Clean energy from 'most polluted place in Israel'

pv magazine’s Max Hall spent a month in Israel examining solar prospects on both sides of the security fence. As part of his visit, Max was given a tour of Israel’s first large-scale, grid-connected solar project and saw how the methods used to install panels on top of a former chemical waste site could have implications for badly-polluted sites all over the world.

Case study: Ne’ot Hovav

The difficulties of developing a solar project on ‘the most polluted place in Israel‘ had already proven sufficient to deter Spanish developer Solaire Group, which won the tender to build Israel’s first grid-connected large-scale solar scheme.

With Solaire having won the tender but unable to close on the project, Israeli developer Energix stepped in and reached financial close on the 37.5 MW, NIS370 million ($95 million) installation with Deutsche Bank.

The Ne’ot Hovav site is based in the local industrial council of the same name, in Israel’s northern desert. One of two Israeli municipalities without any residents, the area is a large industrial park occupied by several chemicals giants.

Before the government stepped in and forced the chemicals companies to spend NIS1.5 billion ($388 million) to each provide a separate pool for their waste, there was just one, huge, chemical waste sink at the site.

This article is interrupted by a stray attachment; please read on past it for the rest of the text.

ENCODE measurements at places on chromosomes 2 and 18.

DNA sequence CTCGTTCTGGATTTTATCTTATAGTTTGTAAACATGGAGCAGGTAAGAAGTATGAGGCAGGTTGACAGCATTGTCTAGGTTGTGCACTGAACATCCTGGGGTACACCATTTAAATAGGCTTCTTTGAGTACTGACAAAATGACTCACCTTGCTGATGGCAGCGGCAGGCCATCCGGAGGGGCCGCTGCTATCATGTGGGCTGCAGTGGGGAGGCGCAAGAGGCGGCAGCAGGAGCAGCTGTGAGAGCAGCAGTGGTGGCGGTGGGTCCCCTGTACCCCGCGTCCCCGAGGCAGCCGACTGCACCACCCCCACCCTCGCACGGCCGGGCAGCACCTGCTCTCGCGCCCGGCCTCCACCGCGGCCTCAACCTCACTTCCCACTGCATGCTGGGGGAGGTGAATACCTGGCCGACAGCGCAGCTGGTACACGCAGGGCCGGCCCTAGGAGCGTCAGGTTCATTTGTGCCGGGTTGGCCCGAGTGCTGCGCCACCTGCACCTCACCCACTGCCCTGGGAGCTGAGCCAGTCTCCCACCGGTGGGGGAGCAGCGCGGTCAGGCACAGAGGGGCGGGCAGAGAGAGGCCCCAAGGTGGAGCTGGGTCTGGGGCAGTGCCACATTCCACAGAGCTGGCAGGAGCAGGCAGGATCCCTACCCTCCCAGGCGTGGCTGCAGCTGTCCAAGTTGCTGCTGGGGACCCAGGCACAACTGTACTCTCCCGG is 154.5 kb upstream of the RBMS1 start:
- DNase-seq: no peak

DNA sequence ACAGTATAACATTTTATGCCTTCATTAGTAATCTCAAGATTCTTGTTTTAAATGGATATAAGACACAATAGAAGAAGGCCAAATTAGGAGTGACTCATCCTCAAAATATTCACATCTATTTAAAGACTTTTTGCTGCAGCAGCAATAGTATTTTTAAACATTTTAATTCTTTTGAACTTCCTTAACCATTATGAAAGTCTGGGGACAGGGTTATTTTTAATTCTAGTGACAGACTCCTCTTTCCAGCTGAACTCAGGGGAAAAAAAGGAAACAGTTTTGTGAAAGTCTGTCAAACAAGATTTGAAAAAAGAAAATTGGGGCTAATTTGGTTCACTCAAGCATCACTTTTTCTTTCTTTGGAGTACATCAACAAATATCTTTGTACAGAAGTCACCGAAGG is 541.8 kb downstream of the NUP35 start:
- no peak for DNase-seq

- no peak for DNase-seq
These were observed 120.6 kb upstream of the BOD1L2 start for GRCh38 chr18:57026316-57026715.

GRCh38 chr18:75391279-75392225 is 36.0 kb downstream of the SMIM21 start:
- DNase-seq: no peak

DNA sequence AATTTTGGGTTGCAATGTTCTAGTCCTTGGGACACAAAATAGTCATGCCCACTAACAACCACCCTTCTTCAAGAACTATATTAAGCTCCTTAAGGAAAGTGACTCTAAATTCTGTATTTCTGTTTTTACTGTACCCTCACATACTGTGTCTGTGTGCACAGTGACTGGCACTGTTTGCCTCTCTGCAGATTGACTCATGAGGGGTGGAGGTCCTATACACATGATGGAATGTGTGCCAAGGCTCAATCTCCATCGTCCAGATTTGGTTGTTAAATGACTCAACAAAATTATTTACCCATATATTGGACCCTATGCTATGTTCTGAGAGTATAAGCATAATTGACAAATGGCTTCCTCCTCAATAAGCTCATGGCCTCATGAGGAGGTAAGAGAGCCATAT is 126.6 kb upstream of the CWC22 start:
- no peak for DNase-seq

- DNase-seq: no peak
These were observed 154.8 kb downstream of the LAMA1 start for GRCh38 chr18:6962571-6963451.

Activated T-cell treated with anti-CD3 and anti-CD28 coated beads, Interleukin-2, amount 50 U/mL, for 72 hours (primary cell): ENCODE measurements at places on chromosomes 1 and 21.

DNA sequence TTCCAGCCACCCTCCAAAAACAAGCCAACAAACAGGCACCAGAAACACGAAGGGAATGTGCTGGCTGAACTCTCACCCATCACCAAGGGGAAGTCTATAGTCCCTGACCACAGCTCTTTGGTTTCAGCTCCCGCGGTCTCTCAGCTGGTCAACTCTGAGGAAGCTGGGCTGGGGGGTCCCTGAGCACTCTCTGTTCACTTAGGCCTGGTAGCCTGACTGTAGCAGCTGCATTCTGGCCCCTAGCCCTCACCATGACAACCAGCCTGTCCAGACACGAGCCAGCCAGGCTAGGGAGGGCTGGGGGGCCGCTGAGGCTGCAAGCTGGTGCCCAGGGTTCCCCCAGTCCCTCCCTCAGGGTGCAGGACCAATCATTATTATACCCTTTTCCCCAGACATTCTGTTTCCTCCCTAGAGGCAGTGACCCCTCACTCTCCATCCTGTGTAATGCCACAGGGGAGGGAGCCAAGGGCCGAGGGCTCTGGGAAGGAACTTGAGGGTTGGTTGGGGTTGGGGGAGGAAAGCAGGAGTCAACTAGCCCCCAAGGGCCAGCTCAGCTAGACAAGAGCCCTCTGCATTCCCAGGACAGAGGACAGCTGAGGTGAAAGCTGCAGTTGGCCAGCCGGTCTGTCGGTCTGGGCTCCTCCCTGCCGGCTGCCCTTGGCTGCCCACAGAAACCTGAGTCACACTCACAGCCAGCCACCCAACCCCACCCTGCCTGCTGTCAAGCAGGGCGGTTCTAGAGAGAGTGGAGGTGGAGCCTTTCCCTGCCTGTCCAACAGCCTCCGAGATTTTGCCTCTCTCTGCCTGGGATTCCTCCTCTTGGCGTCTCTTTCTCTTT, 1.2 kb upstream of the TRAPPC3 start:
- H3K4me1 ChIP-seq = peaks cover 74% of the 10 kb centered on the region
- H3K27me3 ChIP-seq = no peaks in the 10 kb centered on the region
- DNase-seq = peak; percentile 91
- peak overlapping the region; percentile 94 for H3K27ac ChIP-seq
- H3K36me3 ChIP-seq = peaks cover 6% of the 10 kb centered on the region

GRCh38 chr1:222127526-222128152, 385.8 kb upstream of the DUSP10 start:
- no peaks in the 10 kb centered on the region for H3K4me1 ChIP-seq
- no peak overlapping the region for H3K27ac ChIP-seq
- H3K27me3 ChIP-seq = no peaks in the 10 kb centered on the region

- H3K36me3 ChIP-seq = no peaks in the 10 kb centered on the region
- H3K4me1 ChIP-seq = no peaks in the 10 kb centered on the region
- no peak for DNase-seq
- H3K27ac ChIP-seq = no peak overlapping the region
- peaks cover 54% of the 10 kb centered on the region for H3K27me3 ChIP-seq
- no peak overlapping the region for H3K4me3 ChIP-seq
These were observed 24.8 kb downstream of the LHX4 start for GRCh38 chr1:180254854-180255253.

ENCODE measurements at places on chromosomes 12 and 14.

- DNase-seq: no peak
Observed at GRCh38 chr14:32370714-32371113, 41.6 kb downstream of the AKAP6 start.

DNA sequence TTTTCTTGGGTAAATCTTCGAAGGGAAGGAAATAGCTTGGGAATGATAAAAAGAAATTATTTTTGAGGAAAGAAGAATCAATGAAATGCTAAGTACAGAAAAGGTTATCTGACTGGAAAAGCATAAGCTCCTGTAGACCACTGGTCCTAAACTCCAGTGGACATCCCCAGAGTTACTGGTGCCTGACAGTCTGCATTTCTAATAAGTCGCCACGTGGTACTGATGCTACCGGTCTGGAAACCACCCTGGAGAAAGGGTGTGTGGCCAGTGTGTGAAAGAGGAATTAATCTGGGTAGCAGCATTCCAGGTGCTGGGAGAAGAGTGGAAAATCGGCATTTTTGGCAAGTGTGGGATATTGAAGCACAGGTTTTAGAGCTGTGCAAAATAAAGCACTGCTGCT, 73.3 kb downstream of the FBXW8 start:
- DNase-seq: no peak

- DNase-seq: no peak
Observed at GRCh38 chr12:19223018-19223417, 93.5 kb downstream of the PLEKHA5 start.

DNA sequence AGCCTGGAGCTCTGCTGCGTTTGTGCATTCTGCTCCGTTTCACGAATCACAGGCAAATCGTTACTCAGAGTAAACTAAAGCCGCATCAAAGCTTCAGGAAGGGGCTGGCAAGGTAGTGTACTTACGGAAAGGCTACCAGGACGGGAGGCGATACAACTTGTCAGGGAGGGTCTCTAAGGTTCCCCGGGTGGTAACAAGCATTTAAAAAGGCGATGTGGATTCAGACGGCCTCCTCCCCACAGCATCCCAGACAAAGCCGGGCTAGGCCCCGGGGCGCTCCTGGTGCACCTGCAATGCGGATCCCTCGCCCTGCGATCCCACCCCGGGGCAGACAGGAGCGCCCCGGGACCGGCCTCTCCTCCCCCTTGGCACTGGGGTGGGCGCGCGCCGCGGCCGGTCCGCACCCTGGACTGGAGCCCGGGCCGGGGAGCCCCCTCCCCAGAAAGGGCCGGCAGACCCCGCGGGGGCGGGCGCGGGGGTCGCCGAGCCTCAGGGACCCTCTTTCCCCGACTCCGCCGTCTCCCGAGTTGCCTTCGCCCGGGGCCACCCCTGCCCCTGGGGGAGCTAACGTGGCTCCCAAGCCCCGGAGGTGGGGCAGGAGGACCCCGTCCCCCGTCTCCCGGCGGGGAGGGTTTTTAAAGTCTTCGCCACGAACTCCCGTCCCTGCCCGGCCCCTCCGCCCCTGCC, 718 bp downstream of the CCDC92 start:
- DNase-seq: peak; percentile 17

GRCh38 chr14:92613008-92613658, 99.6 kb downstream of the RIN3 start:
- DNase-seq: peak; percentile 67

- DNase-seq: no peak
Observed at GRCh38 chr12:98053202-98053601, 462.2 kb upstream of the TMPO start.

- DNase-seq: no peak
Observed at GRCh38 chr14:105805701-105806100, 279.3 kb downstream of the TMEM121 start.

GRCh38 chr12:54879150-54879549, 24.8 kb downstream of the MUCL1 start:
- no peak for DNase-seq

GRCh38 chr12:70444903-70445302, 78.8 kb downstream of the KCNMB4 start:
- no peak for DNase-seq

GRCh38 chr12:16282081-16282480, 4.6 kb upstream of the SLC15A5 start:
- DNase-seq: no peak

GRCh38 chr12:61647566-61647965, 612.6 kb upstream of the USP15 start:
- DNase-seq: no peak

"Companies pooled all the waste materials in one pool and the resulting chemical reactions caused an horrible smell that reached as far as Be’er Sheva," said Asi Levinger, CEO of Ne’ot Hovav developer Energix.

Substation complication

It was the prospect of developing a 480,000 m2 solar project – 280,000 m2 of it directly on top of the capped former chemical waste sink – that eventually deterred Solaire Group and the fact EPC contractors Belectric would not install the substation required was another complication.

Energix took responsibility, sub-contracting construction of the substation to the Israeli Electric Company utility for what would be Israel’s first privately-built substation.

"As well as having 200,000 m3 of sand moving across the surface of the site, we could only penetrate 20cm below the surface," said Levinger. "The pool had been remediated with sand, a PVC layer, more sand and rubble, with pipes protruding across the site so gas from the former waste sink could vent safely.

"The sub-surface restriction meant we had to lay a concrete foundation on the portion of the site immediately above the former waste pool. As an added complication, we had to use anti-corrosion materials for our mounting system because of the low pH in the desert environment. It was not a straightforward project.

"But turning a badly-polluted site into a source of clean energy ensured goodwill for the project from all involved and it is a solution we could apply to similar contaminated land sites elsewhere in the world."

There will be full-length articles about the state of solar in Israel and Palestine in the forthcoming, June, edition of pv magazine.